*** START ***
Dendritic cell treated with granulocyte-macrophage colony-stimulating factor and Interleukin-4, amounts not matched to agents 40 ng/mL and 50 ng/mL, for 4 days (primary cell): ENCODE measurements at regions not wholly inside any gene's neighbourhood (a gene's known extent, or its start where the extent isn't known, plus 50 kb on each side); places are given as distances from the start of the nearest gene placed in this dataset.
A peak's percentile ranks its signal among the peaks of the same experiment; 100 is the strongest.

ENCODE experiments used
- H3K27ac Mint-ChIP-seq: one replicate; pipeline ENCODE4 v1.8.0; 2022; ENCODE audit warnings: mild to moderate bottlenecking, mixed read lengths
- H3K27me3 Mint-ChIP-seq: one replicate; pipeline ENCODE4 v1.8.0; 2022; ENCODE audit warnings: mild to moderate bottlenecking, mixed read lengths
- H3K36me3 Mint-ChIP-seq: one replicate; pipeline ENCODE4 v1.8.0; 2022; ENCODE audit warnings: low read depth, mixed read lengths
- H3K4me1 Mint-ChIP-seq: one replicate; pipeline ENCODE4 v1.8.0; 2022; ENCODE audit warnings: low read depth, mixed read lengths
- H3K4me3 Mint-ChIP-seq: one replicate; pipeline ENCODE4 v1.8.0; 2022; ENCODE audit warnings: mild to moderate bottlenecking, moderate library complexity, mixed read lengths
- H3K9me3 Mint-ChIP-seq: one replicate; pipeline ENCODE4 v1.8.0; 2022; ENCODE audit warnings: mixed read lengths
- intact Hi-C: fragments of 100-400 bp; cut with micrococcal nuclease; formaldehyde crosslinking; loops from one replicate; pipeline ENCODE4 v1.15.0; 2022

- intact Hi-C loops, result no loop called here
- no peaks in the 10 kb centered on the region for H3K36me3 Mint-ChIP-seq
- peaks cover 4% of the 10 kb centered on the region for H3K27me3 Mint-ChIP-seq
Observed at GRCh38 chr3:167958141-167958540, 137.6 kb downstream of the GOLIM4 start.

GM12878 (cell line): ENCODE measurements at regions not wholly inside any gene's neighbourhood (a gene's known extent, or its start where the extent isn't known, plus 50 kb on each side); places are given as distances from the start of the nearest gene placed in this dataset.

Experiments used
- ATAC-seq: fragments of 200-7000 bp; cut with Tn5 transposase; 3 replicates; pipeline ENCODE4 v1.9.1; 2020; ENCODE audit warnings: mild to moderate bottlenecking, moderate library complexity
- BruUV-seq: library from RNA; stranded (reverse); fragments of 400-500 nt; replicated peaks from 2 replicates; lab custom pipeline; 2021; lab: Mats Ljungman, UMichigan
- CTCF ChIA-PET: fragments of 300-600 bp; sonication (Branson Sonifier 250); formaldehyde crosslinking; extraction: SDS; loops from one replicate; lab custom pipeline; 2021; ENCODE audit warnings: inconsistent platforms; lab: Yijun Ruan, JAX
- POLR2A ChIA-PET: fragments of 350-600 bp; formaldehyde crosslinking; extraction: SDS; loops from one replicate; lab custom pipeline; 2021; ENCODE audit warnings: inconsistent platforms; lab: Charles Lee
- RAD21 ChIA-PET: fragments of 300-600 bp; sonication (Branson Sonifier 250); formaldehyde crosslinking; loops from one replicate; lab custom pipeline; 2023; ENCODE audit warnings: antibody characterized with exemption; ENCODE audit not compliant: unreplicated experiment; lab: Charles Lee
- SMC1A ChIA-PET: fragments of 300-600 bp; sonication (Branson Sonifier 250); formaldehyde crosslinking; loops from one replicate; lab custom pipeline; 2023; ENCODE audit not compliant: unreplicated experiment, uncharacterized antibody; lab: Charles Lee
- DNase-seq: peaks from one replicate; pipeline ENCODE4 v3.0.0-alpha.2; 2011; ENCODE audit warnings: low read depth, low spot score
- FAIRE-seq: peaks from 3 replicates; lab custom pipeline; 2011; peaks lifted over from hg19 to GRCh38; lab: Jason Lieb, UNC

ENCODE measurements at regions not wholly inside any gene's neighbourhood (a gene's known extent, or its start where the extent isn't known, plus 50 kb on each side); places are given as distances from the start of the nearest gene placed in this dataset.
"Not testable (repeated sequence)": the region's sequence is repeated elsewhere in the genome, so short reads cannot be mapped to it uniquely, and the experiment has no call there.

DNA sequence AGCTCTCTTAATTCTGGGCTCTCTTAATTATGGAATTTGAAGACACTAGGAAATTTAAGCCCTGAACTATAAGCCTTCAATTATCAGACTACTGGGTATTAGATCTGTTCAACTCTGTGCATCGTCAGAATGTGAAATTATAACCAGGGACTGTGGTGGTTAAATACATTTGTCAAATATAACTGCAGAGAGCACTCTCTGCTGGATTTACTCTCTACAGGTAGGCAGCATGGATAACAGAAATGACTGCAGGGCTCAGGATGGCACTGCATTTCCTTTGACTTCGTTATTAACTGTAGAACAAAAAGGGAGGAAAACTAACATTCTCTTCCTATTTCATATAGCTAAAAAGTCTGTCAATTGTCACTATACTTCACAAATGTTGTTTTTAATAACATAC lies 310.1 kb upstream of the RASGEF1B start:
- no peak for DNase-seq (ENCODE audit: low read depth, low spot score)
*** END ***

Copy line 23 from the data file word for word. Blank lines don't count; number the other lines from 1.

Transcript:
- DNase-seq: peaks from one replicate; pipeline ENCODE4 v3.0.0-alpha.2; 2011; ENCODE audit warnings: low read depth, low spot score